Sex and Sensuality in the Ancient World Publication date : September 8, 2011
Giulia Sissa is a professor at UCLA, with research interests in history, anthropology and philosophy in the Ancient World. She is the author of Le Plaisir et le Mal and L’Âme est un corps de femme.
“The Ancient Greeks and Romans were highly sensual. The Athenians and later the Romans developed a culture of sensuality that included every aspect we are familiar with: the art of loving, the quest for pleasure, the exemplary importance of women, homosexual love, phallic irony, etc. And that is why they can help us understand ourselves,” writes Giulia Sissa.
The Ancients have much to teach us about desire, pleasure and the difference between the sexes as well as about the fluidity of gender distinctions. What we need today are “teachers of pleasure” who can help us rediscover erotic politeness, sentimental discipline and voluptuous know-how.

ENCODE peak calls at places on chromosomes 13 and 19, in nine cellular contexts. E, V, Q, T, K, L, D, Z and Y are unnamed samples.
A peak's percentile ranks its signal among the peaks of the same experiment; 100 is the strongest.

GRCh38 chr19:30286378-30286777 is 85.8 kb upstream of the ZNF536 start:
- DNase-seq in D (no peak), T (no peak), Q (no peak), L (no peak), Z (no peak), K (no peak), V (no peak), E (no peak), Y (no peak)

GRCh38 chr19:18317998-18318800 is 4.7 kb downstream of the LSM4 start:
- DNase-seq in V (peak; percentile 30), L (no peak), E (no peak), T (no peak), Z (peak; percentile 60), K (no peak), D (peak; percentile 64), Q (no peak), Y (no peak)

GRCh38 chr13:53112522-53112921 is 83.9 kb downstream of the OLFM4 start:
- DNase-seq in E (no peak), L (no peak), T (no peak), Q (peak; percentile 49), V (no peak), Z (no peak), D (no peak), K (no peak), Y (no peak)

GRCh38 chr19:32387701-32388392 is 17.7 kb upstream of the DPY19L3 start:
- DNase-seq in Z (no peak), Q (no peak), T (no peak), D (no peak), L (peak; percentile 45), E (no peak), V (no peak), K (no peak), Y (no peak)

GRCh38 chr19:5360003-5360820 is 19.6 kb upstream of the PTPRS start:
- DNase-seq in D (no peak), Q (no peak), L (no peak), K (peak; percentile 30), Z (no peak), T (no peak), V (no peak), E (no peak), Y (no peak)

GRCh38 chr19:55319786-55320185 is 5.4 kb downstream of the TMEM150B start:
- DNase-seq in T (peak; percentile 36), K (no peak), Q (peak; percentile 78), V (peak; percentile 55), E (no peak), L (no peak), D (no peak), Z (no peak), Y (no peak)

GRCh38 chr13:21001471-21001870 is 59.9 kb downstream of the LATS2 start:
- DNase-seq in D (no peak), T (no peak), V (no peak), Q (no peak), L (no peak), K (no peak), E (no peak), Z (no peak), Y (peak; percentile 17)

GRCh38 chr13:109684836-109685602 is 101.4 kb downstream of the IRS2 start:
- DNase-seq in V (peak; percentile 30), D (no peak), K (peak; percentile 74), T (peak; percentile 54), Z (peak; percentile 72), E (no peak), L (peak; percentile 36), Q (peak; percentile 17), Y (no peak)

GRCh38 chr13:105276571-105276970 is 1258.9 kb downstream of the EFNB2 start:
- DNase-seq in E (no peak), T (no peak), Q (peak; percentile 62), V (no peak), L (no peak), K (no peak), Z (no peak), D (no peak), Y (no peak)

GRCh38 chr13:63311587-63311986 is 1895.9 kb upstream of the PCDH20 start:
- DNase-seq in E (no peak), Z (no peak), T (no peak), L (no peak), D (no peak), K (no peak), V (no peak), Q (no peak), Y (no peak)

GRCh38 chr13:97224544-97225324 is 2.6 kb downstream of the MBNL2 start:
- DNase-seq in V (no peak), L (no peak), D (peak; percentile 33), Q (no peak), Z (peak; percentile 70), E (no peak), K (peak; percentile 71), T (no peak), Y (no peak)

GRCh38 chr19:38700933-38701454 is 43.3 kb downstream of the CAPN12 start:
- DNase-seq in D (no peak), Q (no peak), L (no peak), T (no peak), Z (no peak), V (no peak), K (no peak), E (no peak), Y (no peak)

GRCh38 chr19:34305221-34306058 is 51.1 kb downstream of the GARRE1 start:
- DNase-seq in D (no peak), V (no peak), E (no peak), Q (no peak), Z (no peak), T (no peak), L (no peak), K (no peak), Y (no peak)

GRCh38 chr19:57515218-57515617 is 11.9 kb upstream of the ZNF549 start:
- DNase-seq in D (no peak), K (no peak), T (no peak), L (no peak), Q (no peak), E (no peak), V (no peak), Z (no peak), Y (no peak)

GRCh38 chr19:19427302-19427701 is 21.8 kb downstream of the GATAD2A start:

• Curious, epicurean, sometimes crude, this book defends the sexuality of the Ancient world, while exploring its every facet: from banter to suicide, from flirtation to murder, from attraction to fury. A real treat!
• A manifesto committed to a new art of loving — freer, more inventive, more refined. An art that in both Greece and Rome emphasised the desiring, sexual body while eschewing rigid roles, genders and identities.